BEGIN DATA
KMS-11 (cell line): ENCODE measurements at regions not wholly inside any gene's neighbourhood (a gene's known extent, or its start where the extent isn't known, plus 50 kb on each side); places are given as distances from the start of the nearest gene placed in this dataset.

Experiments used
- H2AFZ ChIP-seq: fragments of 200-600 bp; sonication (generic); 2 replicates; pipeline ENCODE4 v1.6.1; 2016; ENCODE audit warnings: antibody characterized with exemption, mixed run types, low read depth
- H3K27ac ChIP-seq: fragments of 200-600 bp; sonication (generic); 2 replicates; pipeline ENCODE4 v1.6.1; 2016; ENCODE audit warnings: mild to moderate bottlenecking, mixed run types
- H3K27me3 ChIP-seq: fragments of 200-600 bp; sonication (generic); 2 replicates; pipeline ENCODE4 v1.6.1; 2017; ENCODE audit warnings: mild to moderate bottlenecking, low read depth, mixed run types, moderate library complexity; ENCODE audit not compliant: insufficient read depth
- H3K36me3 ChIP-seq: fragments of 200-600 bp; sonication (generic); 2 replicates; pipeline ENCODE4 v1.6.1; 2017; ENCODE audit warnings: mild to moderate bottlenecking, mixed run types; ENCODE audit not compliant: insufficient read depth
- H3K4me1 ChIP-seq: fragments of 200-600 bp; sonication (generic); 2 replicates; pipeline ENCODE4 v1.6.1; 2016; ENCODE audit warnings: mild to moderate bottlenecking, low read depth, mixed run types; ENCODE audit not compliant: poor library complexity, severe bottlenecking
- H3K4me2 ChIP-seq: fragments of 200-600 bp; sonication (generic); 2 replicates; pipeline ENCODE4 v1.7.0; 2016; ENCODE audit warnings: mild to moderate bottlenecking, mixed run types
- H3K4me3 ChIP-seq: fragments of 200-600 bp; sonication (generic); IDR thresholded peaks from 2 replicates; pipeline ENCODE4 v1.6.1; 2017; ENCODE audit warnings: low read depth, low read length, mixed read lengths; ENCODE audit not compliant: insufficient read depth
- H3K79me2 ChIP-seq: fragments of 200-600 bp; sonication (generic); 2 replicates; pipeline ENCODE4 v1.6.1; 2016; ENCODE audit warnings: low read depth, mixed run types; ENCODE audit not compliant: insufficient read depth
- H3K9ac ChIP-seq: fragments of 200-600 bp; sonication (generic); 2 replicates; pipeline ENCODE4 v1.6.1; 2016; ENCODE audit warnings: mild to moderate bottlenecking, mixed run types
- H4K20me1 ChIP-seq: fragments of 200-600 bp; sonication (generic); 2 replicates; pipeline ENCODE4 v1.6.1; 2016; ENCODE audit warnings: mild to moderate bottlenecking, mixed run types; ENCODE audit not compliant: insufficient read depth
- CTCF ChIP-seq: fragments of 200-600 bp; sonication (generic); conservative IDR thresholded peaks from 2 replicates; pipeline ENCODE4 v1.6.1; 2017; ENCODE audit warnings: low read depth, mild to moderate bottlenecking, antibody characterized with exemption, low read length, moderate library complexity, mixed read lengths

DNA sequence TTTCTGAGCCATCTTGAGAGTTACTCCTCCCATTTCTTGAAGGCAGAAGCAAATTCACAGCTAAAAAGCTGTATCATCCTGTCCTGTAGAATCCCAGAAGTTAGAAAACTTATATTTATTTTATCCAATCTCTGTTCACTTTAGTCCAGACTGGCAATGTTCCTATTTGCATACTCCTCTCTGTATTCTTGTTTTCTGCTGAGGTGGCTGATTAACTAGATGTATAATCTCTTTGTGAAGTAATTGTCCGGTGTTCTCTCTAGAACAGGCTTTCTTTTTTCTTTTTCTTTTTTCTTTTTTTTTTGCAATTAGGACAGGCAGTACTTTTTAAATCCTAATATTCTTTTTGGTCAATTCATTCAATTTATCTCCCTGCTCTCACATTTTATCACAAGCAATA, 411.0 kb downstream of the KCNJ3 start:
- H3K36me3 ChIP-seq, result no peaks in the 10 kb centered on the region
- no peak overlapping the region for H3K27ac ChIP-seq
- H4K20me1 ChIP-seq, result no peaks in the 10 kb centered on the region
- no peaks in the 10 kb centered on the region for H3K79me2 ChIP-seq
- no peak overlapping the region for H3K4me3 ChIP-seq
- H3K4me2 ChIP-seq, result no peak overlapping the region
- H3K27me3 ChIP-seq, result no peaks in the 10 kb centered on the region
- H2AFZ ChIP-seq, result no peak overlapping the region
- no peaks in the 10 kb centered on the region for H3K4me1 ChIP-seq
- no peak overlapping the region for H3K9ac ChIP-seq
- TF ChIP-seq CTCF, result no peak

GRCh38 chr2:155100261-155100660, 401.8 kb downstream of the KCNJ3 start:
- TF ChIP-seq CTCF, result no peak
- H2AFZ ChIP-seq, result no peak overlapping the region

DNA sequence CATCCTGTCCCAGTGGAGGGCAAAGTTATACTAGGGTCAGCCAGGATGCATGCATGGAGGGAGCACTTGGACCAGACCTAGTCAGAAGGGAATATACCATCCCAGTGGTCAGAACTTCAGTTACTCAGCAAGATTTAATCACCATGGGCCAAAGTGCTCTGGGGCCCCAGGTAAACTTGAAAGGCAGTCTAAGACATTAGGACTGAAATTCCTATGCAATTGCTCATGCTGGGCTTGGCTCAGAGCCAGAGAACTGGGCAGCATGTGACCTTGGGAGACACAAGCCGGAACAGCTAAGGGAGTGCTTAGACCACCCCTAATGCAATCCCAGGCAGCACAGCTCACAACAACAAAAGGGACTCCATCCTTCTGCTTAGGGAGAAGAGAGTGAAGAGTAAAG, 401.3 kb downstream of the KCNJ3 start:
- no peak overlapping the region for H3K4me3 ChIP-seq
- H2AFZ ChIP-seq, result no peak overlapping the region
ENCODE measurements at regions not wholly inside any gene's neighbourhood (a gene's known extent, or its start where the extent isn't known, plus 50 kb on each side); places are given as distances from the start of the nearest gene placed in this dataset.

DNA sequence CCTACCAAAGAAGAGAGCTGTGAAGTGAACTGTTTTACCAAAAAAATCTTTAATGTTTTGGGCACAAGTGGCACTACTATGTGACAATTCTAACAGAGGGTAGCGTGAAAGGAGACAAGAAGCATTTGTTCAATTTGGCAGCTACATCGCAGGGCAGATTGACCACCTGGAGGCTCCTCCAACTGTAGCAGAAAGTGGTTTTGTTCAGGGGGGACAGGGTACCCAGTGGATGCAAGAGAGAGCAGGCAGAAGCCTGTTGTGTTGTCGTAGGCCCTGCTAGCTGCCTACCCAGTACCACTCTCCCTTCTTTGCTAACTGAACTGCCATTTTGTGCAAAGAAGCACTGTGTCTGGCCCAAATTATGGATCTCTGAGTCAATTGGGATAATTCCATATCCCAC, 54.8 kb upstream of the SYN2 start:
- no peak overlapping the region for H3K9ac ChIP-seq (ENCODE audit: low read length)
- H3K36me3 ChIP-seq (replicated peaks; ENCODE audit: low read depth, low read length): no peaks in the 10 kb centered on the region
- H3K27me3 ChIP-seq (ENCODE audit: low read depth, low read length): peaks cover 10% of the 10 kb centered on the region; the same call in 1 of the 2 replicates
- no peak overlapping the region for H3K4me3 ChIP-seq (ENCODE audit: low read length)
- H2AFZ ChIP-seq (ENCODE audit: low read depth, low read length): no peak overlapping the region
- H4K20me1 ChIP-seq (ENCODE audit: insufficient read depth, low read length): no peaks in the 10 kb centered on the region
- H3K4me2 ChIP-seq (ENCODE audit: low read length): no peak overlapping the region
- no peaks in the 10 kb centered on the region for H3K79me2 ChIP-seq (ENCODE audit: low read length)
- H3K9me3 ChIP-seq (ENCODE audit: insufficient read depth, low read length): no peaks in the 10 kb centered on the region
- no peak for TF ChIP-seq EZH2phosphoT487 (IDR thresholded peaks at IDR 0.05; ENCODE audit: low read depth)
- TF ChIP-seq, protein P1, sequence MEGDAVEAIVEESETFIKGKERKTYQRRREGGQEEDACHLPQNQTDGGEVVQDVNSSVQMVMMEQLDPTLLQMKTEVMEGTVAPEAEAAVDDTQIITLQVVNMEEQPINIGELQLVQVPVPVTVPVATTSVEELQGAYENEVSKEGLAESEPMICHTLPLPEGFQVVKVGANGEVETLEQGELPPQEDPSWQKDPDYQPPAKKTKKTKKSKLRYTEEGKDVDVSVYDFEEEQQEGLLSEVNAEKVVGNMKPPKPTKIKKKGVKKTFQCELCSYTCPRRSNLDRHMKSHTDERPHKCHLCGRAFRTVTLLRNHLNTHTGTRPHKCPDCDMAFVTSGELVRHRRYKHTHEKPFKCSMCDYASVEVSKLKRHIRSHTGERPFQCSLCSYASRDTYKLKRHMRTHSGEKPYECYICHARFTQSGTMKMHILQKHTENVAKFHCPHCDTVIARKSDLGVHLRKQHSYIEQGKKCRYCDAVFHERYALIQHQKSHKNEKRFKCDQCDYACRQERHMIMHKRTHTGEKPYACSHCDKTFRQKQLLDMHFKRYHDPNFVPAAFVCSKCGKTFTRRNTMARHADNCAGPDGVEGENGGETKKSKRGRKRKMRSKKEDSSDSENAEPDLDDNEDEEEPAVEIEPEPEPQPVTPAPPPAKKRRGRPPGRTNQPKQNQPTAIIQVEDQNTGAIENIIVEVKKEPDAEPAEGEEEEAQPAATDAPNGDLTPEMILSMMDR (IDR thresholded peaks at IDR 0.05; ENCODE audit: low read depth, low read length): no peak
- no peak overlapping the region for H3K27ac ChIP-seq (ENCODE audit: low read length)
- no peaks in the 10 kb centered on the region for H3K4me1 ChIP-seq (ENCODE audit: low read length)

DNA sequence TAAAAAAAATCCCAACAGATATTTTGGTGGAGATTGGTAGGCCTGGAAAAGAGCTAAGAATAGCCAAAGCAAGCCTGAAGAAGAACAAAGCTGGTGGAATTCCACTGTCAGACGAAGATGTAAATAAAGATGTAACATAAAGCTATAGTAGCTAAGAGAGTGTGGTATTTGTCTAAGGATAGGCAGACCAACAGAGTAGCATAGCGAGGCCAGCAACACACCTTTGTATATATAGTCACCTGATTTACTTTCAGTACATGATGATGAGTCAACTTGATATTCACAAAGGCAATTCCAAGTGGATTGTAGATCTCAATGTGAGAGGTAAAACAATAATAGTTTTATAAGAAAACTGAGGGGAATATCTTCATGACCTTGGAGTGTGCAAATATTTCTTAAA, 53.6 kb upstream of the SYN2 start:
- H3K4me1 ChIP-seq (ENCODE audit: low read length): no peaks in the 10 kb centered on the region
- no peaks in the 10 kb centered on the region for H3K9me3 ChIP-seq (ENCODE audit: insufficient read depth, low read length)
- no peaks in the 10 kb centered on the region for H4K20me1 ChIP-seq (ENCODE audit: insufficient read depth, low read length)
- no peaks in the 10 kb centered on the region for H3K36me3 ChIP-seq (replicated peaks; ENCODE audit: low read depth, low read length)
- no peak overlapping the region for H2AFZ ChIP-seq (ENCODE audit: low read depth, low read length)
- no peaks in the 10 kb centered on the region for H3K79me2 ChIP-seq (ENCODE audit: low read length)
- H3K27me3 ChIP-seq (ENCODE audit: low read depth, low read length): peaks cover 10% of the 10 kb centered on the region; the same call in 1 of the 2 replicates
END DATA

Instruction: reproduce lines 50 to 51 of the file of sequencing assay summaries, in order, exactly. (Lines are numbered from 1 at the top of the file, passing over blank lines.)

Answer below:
- no peaks in the 10 kb centered on the region for H4K20me1 ChIP-seq (ENCODE audit: insufficient read depth, low read length)
- no peaks in the 10 kb centered on the region for H3K36me3 ChIP-seq (replicated peaks; ENCODE audit: low read depth, low read length)